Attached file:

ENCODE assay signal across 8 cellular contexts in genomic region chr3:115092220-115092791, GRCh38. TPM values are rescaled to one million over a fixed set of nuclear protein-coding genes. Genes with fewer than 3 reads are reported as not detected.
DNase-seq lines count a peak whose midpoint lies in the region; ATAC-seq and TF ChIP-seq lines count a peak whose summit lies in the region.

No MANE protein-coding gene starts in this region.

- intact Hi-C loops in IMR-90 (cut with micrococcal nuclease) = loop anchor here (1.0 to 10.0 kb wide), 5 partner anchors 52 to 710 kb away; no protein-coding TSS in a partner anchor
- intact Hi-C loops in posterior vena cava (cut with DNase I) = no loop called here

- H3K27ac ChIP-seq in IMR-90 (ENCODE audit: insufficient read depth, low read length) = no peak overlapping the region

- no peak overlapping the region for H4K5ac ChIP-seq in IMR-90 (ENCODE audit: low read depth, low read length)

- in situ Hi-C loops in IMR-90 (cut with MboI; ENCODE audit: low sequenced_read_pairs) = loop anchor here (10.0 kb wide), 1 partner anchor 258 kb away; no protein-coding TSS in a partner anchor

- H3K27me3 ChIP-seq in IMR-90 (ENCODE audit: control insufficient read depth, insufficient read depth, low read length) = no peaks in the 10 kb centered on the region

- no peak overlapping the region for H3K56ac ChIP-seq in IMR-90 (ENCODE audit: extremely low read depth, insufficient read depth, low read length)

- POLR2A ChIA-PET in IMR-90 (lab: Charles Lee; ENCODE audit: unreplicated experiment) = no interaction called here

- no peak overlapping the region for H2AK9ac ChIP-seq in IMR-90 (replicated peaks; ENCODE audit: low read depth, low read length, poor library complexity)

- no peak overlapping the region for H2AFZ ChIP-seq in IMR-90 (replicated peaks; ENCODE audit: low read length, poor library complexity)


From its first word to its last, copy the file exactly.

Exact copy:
ENCODE assay signal across 8 cellular contexts in genomic region chr3:115092220-115092791, GRCh38. TPM values are rescaled to one million over a fixed set of nuclear protein-coding genes. Genes with fewer than 3 reads are reported as not detected.
DNase-seq lines count a peak whose midpoint lies in the region; ATAC-seq and TF ChIP-seq lines count a peak whose summit lies in the region.

No MANE protein-coding gene starts in this region.

- intact Hi-C loops in IMR-90 (cut with micrococcal nuclease) = loop anchor here (1.0 to 10.0 kb wide), 5 partner anchors 52 to 710 kb away; no protein-coding TSS in a partner anchor
- intact Hi-C loops in posterior vena cava (cut with DNase I) = no loop called here

- H3K27ac ChIP-seq in IMR-90 (ENCODE audit: insufficient read depth, low read length) = no peak overlapping the region

- no peak overlapping the region for H4K5ac ChIP-seq in IMR-90 (ENCODE audit: low read depth, low read length)

- in situ Hi-C loops in IMR-90 (cut with MboI; ENCODE audit: low sequenced_read_pairs) = loop anchor here (10.0 kb wide), 1 partner anchor 258 kb away; no protein-coding TSS in a partner anchor

- H3K27me3 ChIP-seq in IMR-90 (ENCODE audit: control insufficient read depth, insufficient read depth, low read length) = no peaks in the 10 kb centered on the region

- no peak overlapping the region for H3K56ac ChIP-seq in IMR-90 (ENCODE audit: extremely low read depth, insufficient read depth, low read length)

- POLR2A ChIA-PET in IMR-90 (lab: Charles Lee; ENCODE audit: unreplicated experiment) = no interaction called here

- no peak overlapping the region for H2AK9ac ChIP-seq in IMR-90 (replicated peaks; ENCODE audit: low read depth, low read length, poor library complexity)

- no peak overlapping the region for H2AFZ ChIP-seq in IMR-90 (replicated peaks; ENCODE audit: low read length, poor library complexity)